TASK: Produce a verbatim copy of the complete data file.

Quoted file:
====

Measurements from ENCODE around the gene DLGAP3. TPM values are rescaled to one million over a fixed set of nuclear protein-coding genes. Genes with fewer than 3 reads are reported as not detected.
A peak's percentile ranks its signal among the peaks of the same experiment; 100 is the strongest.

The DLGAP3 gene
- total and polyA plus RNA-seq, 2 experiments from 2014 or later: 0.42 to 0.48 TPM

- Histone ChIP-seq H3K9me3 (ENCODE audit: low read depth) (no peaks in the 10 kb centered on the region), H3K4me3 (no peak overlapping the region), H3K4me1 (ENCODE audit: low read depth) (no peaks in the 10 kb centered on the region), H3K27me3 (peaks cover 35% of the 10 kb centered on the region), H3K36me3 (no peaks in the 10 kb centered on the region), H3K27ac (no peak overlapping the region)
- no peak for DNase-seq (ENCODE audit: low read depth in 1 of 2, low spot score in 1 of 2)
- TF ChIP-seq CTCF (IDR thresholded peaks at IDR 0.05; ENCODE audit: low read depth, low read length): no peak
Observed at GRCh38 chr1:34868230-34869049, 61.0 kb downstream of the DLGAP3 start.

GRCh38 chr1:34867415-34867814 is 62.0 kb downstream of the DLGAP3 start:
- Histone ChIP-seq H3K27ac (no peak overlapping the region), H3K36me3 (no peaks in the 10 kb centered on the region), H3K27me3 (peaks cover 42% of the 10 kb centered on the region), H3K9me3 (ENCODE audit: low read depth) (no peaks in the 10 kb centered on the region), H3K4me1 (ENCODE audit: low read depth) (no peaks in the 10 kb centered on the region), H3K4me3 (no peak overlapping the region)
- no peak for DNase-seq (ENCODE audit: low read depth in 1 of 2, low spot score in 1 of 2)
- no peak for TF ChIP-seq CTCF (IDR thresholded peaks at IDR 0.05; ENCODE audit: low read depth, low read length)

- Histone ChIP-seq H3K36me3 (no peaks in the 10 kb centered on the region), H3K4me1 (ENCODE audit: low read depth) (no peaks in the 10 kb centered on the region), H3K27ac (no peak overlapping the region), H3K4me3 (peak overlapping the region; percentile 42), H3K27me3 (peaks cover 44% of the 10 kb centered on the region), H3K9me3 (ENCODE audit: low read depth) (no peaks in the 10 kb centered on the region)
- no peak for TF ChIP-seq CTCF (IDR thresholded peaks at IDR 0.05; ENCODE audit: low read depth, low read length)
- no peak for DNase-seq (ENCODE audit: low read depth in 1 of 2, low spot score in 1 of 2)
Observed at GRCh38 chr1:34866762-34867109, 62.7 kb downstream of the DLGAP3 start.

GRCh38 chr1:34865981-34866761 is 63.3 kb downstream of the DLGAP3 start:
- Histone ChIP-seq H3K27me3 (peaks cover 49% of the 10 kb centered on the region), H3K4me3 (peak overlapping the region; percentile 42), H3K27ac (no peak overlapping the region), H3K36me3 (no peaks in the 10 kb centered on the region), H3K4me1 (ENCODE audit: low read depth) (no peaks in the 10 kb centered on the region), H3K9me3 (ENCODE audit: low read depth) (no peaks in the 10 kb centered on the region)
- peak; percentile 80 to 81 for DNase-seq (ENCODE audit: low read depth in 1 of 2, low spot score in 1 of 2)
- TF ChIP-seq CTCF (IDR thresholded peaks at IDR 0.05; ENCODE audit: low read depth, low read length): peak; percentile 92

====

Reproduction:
Measurements from ENCODE around the gene DLGAP3. TPM values are rescaled to one million over a fixed set of nuclear protein-coding genes. Genes with fewer than 3 reads are reported as not detected.
A peak's percentile ranks its signal among the peaks of the same experiment; 100 is the strongest.

The DLGAP3 gene
- total and polyA plus RNA-seq, 2 experiments from 2014 or later: 0.42 to 0.48 TPM

- Histone ChIP-seq H3K9me3 (ENCODE audit: low read depth) (no peaks in the 10 kb centered on the region), H3K4me3 (no peak overlapping the region), H3K4me1 (ENCODE audit: low read depth) (no peaks in the 10 kb centered on the region), H3K27me3 (peaks cover 35% of the 10 kb centered on the region), H3K36me3 (no peaks in the 10 kb centered on the region), H3K27ac (no peak overlapping the region)
- no peak for DNase-seq (ENCODE audit: low read depth in 1 of 2, low spot score in 1 of 2)
- TF ChIP-seq CTCF (IDR thresholded peaks at IDR 0.05; ENCODE audit: low read depth, low read length): no peak
Observed at GRCh38 chr1:34868230-34869049, 61.0 kb downstream of the DLGAP3 start.

GRCh38 chr1:34867415-34867814 is 62.0 kb downstream of the DLGAP3 start:
- Histone ChIP-seq H3K27ac (no peak overlapping the region), H3K36me3 (no peaks in the 10 kb centered on the region), H3K27me3 (peaks cover 42% of the 10 kb centered on the region), H3K9me3 (ENCODE audit: low read depth) (no peaks in the 10 kb centered on the region), H3K4me1 (ENCODE audit: low read depth) (no peaks in the 10 kb centered on the region), H3K4me3 (no peak overlapping the region)
- no peak for DNase-seq (ENCODE audit: low read depth in 1 of 2, low spot score in 1 of 2)
- no peak for TF ChIP-seq CTCF (IDR thresholded peaks at IDR 0.05; ENCODE audit: low read depth, low read length)

- Histone ChIP-seq H3K36me3 (no peaks in the 10 kb centered on the region), H3K4me1 (ENCODE audit: low read depth) (no peaks in the 10 kb centered on the region), H3K27ac (no peak overlapping the region), H3K4me3 (peak overlapping the region; percentile 42), H3K27me3 (peaks cover 44% of the 10 kb centered on the region), H3K9me3 (ENCODE audit: low read depth) (no peaks in the 10 kb centered on the region)
- no peak for TF ChIP-seq CTCF (IDR thresholded peaks at IDR 0.05; ENCODE audit: low read depth, low read length)
- no peak for DNase-seq (ENCODE audit: low read depth in 1 of 2, low spot score in 1 of 2)
Observed at GRCh38 chr1:34866762-34867109, 62.7 kb downstream of the DLGAP3 start.

GRCh38 chr1:34865981-34866761 is 63.3 kb downstream of the DLGAP3 start:
- Histone ChIP-seq H3K27me3 (peaks cover 49% of the 10 kb centered on the region), H3K4me3 (peak overlapping the region; percentile 42), H3K27ac (no peak overlapping the region), H3K36me3 (no peaks in the 10 kb centered on the region), H3K4me1 (ENCODE audit: low read depth) (no peaks in the 10 kb centered on the region), H3K9me3 (ENCODE audit: low read depth) (no peaks in the 10 kb centered on the region)
- peak; percentile 80 to 81 for DNase-seq (ENCODE audit: low read depth in 1 of 2, low spot score in 1 of 2)
- TF ChIP-seq CTCF (IDR thresholded peaks at IDR 0.05; ENCODE audit: low read depth, low read length): peak; percentile 92